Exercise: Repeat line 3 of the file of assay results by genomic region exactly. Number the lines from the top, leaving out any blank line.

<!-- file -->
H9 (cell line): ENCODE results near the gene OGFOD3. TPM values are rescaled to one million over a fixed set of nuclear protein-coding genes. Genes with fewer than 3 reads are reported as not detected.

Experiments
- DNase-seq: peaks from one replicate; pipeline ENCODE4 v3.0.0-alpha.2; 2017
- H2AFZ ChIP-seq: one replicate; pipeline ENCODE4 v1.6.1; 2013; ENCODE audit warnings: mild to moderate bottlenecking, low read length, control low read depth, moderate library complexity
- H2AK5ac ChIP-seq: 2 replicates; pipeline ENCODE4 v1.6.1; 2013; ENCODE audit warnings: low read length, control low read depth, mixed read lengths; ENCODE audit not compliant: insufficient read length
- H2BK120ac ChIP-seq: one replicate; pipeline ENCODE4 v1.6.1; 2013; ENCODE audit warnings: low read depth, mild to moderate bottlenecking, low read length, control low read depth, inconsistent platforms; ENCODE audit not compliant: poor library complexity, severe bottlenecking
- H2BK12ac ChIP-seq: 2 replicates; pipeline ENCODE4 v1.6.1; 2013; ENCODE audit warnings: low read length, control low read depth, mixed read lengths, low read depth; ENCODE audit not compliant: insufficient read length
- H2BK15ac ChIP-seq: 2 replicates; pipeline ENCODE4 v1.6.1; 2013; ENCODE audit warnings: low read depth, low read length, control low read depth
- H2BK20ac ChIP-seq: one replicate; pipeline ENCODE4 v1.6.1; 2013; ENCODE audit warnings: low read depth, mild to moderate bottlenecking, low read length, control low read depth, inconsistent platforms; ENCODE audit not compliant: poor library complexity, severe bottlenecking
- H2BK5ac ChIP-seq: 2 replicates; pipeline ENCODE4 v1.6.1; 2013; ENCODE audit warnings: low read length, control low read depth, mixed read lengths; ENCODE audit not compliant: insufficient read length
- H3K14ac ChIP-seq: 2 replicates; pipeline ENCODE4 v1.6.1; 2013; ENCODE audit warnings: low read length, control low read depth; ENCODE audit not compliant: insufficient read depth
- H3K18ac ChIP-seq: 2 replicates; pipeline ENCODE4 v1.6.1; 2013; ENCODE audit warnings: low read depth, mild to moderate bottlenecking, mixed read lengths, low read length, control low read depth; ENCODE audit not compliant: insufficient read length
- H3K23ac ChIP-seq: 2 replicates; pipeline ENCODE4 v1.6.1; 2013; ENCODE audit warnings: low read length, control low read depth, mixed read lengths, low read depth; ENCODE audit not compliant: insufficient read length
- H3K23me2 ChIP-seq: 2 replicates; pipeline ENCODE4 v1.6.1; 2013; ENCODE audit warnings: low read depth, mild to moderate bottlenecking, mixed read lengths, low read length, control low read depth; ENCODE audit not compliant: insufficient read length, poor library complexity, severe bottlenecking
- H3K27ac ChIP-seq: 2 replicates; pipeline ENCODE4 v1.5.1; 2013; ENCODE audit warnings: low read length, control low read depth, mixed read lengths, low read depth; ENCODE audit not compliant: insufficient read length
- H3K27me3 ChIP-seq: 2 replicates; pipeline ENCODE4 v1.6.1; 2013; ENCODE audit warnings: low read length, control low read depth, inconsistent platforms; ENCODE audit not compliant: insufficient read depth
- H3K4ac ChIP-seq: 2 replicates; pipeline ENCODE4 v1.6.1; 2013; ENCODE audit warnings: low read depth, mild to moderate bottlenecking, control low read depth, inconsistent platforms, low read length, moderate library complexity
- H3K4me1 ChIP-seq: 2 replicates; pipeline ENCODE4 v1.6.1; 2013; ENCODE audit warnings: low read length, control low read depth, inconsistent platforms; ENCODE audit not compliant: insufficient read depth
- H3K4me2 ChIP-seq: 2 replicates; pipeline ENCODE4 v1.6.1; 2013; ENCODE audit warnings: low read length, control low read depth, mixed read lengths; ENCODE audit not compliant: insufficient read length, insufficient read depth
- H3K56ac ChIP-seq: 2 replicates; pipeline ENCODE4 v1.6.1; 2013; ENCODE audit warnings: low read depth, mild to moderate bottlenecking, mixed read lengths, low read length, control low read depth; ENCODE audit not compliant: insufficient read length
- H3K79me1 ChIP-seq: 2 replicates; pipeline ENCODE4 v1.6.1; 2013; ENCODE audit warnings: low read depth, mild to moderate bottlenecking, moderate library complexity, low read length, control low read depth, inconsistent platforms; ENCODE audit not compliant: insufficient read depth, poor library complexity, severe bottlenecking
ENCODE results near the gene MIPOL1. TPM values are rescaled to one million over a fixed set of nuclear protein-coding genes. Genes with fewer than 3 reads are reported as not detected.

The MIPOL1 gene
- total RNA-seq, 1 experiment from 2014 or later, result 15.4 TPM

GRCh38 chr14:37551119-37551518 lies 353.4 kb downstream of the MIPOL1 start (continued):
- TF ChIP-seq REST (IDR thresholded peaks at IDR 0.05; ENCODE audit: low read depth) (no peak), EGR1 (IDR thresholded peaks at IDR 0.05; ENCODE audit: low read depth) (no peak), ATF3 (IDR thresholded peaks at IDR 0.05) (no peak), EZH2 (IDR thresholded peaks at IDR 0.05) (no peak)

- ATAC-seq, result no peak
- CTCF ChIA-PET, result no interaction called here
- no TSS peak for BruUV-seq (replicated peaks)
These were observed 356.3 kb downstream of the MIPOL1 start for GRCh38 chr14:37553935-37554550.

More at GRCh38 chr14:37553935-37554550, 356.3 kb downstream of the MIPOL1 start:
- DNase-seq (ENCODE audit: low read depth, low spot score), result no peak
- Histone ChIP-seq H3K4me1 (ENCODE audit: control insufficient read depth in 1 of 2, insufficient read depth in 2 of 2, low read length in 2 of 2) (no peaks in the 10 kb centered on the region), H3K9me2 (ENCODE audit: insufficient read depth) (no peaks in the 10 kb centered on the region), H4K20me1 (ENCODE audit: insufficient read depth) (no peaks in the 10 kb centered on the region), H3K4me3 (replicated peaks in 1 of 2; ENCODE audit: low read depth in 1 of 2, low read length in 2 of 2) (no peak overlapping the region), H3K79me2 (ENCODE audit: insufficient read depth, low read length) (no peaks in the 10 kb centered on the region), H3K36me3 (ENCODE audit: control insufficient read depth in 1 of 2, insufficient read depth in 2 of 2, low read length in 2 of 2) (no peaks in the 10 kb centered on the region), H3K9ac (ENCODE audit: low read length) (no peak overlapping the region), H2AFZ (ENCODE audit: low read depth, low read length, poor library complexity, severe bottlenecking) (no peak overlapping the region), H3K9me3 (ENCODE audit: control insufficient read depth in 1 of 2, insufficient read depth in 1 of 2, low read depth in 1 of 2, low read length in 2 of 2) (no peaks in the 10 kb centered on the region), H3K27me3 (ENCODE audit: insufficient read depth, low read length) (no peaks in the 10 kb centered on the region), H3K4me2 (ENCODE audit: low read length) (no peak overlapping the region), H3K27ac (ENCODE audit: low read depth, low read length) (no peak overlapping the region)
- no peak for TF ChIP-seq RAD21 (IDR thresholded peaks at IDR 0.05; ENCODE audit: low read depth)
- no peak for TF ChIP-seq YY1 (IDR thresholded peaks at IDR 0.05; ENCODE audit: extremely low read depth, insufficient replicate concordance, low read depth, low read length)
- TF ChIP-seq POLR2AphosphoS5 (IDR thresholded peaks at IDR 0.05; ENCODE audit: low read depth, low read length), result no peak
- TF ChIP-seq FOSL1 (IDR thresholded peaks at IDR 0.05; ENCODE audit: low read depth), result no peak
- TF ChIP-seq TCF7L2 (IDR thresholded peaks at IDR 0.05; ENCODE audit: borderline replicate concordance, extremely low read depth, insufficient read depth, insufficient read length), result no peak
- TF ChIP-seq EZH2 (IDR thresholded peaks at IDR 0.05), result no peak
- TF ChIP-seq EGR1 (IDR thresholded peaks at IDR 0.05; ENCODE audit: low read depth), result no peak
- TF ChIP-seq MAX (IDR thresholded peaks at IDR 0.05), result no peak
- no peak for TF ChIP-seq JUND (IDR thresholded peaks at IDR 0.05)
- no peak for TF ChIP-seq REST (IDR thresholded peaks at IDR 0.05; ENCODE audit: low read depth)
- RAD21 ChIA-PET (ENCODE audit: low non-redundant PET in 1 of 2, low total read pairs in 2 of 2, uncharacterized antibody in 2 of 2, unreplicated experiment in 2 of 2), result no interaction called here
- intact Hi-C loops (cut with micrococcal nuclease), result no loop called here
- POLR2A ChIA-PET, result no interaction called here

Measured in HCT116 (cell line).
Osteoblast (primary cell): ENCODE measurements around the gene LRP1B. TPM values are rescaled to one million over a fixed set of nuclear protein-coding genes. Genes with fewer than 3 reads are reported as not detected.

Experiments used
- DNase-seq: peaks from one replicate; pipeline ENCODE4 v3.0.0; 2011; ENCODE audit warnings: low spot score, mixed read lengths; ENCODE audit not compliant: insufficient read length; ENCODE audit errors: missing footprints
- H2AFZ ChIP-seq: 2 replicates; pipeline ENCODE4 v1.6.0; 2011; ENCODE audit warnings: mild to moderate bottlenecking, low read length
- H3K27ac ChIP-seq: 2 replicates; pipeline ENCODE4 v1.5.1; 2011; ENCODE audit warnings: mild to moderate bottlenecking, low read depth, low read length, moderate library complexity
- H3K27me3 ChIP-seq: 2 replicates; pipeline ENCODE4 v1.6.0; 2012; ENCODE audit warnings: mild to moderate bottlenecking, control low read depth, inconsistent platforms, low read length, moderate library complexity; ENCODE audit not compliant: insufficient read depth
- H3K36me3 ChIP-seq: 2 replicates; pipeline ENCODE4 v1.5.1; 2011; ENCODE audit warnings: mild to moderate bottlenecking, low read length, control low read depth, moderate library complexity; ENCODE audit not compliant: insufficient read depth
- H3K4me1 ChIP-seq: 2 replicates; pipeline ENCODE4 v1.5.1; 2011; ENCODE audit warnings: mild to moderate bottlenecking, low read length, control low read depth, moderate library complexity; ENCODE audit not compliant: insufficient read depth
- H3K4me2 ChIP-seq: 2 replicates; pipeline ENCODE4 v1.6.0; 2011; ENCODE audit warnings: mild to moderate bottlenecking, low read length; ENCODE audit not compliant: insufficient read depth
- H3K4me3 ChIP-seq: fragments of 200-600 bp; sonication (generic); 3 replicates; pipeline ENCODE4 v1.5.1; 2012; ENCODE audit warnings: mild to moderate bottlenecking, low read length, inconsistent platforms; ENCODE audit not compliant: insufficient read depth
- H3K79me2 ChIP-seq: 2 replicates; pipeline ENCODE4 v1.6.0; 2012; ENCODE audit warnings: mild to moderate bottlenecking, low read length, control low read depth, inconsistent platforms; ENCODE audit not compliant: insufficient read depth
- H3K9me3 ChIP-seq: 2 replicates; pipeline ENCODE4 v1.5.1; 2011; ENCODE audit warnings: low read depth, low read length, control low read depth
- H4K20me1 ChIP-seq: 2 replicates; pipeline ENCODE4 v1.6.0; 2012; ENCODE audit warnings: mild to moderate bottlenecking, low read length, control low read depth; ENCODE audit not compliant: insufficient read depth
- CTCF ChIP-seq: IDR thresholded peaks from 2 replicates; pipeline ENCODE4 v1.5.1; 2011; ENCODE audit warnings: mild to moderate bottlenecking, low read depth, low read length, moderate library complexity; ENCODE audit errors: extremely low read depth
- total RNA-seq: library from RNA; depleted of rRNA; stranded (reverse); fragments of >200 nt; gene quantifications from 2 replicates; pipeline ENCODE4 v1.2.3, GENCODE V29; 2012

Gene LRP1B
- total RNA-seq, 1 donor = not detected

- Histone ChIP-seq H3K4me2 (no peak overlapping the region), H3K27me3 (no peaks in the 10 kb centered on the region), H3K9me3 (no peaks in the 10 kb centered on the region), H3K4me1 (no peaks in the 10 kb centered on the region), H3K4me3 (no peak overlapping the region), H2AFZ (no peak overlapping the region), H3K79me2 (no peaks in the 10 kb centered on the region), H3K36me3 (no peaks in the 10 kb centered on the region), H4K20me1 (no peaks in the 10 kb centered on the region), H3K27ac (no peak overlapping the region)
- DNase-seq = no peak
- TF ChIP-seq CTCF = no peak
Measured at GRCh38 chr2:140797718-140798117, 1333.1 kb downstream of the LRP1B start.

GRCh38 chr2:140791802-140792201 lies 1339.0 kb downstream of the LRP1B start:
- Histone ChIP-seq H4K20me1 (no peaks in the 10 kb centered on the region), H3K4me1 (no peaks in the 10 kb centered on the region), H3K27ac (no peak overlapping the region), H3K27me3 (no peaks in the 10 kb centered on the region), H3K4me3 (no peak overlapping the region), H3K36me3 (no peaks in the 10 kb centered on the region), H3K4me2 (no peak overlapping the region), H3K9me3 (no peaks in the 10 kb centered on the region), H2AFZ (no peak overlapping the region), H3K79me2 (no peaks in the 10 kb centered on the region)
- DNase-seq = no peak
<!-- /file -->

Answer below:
- DNase-seq: peaks from one replicate; pipeline ENCODE4 v3.0.0-alpha.2; 2017